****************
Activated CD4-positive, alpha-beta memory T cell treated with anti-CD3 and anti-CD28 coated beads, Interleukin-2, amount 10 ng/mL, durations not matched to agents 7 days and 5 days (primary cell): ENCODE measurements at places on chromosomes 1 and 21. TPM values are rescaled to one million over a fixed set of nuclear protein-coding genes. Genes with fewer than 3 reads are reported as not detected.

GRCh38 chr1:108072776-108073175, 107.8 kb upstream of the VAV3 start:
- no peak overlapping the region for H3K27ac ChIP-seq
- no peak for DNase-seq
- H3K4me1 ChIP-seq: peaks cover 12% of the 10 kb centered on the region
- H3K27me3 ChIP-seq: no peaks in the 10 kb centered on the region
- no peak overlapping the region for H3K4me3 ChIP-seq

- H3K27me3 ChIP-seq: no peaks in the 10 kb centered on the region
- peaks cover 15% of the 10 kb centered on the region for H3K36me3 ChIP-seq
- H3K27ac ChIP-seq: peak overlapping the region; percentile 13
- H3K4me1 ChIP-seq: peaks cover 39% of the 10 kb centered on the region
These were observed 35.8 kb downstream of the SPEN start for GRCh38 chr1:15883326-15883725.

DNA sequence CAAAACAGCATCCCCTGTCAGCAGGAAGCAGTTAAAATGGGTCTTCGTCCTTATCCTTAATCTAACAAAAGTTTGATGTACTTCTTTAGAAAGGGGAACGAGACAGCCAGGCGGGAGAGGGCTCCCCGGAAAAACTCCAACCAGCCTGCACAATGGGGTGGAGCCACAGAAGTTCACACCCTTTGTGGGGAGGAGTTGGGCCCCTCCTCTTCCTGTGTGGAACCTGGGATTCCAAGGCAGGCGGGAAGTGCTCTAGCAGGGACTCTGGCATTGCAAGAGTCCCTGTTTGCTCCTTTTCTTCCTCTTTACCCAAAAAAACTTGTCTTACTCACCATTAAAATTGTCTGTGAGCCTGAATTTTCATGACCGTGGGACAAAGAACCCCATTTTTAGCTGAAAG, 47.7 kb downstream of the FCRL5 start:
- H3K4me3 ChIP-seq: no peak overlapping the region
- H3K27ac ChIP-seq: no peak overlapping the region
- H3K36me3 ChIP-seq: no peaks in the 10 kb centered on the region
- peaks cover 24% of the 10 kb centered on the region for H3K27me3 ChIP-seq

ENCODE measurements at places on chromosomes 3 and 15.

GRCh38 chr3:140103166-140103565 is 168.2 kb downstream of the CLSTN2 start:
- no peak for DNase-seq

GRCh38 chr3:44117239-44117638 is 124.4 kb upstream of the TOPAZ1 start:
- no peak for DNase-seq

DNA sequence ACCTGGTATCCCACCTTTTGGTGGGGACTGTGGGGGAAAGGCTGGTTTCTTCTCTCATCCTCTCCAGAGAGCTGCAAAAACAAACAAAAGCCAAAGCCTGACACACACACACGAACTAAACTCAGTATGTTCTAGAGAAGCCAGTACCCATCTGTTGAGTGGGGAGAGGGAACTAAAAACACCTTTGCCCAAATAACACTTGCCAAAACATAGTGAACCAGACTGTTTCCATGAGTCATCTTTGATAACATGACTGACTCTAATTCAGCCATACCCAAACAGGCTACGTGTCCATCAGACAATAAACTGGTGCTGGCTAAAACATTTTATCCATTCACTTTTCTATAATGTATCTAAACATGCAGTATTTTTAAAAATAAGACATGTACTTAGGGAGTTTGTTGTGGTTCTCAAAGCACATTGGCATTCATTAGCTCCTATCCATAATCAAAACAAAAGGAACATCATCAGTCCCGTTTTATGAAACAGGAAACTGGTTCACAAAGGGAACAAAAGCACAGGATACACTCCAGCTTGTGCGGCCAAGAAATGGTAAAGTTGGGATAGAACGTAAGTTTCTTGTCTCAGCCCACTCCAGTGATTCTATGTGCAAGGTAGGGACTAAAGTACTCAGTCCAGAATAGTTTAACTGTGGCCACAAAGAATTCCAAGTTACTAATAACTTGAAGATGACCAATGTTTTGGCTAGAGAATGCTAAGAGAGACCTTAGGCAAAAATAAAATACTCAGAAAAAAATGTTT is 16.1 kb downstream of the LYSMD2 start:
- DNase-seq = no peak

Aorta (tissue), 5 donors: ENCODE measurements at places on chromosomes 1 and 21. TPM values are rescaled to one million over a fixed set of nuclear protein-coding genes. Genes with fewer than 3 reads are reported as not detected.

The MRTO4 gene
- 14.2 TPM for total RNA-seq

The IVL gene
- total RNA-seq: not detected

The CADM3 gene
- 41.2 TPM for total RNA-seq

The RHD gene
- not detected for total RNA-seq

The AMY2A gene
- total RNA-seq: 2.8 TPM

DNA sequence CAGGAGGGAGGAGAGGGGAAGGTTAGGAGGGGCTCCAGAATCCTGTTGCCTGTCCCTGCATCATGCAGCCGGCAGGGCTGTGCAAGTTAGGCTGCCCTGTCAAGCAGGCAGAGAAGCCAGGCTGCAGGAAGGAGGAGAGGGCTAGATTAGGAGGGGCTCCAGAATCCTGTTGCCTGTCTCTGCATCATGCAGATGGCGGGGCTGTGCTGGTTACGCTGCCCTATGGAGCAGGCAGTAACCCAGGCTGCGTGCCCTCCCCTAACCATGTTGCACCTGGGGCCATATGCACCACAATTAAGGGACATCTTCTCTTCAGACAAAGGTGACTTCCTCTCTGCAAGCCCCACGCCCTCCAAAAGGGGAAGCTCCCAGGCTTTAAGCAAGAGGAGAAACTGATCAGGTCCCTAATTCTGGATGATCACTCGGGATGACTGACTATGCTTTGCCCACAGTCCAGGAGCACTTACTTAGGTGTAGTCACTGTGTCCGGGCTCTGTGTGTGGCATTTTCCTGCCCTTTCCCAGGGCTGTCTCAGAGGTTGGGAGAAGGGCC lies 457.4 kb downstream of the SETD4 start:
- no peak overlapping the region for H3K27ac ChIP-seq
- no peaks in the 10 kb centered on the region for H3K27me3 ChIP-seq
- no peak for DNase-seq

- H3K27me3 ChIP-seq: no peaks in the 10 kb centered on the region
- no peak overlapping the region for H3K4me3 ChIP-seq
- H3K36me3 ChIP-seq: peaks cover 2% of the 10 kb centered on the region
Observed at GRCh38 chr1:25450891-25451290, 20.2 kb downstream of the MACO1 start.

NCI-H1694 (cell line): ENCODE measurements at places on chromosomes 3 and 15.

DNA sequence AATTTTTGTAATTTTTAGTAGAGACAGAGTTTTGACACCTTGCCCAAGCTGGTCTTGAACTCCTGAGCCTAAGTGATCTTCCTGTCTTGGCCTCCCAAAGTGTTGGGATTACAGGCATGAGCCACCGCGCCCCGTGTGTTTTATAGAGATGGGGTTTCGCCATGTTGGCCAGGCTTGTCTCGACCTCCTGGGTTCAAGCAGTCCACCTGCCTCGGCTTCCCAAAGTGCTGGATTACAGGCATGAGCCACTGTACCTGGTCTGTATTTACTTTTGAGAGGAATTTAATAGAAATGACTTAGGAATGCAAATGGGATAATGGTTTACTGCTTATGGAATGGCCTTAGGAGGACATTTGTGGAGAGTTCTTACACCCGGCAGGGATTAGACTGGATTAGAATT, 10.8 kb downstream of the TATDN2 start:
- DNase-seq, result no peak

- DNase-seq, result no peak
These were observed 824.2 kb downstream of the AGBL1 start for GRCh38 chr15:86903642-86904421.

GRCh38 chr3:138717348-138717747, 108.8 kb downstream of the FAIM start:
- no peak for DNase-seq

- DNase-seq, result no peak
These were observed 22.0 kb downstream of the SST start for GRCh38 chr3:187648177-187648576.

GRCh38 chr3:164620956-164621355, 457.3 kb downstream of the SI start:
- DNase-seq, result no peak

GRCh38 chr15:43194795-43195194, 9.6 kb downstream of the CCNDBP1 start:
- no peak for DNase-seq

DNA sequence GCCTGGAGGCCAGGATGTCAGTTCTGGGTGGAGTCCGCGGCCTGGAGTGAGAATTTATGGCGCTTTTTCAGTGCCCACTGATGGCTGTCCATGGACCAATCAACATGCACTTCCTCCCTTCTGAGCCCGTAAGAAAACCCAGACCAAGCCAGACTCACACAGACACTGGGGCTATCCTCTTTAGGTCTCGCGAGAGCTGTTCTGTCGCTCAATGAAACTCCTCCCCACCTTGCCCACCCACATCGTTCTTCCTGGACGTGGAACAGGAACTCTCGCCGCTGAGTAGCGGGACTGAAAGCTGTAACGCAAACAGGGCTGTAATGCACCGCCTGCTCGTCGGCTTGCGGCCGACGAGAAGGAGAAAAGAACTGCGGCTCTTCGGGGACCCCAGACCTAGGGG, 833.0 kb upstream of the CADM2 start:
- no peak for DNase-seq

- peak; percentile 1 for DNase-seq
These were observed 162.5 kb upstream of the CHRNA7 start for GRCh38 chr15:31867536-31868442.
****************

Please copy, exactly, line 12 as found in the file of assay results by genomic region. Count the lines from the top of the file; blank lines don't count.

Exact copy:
These were observed 35.8 kb downstream of the SPEN start for GRCh38 chr1:15883326-15883725.